So, fellas! So, ladies! Do you want cheap gas and big, safe rides? Then, drill. Drill. Drill a healthy life.
No, I’m not Sir Mix-A-Lot. I simply think we should responsibly utilize our natural resources to improve the security and prosperity of all Americans.
Think about the last time you moved, went camping or took your boat to the lake. Did you wish you drove a Smart car? Or, did you wish your ride were bigger?
When it comes to cars, big is better. Bigger cars are safer. They haul more people and things. They typically ride higher—providing the driver with a better view. And, they are more comfortable (tall people can drive them without needing a chiropractor’s alignment.)
On the flip side, bigger vehicles use more gas and allegedly hurt the environment. So, let’s solve these two challenges.
Gas prices will go down when oil is plentiful and there is certainty in the marketplace. So, we should promptly drill for oil.
“Not so fast!” environmentalists will object. “We can’t drill for oil if we care about reducing climate change and greenhouse gas emissions.”
Well, environmentalists are behind the times. Liberal politicians and the Obama administration admit climate change is a flawed theory by failing to offer realistic “alternative” energy plans and by avoiding climate change as a selling point for new energy policies.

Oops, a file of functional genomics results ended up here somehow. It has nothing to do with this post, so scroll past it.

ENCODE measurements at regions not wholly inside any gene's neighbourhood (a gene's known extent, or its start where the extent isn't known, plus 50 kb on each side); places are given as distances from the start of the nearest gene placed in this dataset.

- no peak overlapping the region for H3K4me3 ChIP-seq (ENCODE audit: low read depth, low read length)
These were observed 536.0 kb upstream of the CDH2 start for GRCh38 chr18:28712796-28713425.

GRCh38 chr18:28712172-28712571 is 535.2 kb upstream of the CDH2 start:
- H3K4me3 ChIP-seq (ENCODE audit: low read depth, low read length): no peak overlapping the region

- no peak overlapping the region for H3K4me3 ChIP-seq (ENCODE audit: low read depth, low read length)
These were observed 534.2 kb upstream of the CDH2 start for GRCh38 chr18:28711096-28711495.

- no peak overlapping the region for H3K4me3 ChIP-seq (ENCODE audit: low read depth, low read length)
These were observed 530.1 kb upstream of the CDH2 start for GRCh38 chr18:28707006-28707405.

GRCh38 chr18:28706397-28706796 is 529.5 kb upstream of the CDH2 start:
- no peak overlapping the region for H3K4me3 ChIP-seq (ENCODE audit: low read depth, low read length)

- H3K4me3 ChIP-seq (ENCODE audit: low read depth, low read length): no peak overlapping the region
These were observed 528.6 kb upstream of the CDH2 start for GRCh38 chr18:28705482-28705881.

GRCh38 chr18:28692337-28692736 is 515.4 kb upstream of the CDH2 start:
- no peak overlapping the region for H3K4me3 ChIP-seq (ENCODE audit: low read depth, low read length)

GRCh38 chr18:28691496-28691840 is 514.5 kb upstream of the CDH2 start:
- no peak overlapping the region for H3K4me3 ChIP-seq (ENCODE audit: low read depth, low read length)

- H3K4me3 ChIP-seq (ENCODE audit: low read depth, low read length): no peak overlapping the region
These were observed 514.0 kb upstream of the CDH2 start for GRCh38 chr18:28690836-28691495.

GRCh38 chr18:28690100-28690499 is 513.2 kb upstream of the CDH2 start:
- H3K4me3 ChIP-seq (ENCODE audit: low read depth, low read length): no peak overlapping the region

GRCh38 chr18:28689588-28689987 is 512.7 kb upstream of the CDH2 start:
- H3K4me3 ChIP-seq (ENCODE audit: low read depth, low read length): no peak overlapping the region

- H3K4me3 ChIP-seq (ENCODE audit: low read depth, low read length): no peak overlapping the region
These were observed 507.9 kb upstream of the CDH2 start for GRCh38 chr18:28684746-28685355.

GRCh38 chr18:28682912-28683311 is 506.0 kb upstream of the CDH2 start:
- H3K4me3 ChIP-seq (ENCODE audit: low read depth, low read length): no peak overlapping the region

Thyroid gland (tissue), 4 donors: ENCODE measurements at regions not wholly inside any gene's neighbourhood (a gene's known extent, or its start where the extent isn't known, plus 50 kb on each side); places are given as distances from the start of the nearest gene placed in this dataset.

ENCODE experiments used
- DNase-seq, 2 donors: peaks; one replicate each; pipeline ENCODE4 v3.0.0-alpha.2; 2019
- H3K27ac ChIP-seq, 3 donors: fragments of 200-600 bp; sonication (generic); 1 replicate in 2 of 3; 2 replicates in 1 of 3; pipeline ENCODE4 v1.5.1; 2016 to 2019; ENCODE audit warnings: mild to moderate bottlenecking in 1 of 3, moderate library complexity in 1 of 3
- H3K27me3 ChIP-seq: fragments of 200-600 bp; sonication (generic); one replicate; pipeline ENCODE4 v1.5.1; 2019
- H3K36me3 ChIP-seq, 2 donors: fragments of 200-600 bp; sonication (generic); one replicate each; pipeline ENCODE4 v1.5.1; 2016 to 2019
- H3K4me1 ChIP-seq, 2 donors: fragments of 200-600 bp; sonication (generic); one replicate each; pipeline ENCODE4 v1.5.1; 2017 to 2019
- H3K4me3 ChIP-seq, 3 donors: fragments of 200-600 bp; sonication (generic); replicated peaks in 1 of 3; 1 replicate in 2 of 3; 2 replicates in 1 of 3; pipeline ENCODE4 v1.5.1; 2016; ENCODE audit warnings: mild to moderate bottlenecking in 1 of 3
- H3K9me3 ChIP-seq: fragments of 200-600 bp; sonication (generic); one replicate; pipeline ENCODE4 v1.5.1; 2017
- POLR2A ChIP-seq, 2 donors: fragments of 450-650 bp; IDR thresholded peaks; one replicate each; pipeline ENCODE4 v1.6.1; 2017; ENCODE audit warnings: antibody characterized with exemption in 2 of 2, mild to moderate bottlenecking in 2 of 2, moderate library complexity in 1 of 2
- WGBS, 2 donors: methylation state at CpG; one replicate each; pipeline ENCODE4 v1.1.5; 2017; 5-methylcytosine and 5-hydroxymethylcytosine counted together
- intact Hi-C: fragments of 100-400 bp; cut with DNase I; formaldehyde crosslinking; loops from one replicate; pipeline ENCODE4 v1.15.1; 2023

In May, T. Boone Pickens, an oil tycoon and supporter of alternative energy told a Pennsylvania town hall meeting that the President “…has never told us how we’re going to get off the Mideast oil, and no one’s ever asked him.”
The Obama administration has eschewed defending his historically-high fuel-efficiency standards on the basis of environmental concerns. Environmental considerations are “…barely mentioned as (administration) officials negotiate with automakers, environmentalists and others, particularly about the contentious car and light truck rule…” the Washington Post reports. Instead, the President stresses how stricter rules will save consumers money on gas.
On July 29, the Obama administration pressured the auto industry into accepting new mileage rules requiring cars and light trucks to achieve 54.5 miles per gallon on average by 2025 (the existing average is 27 miles per gallon).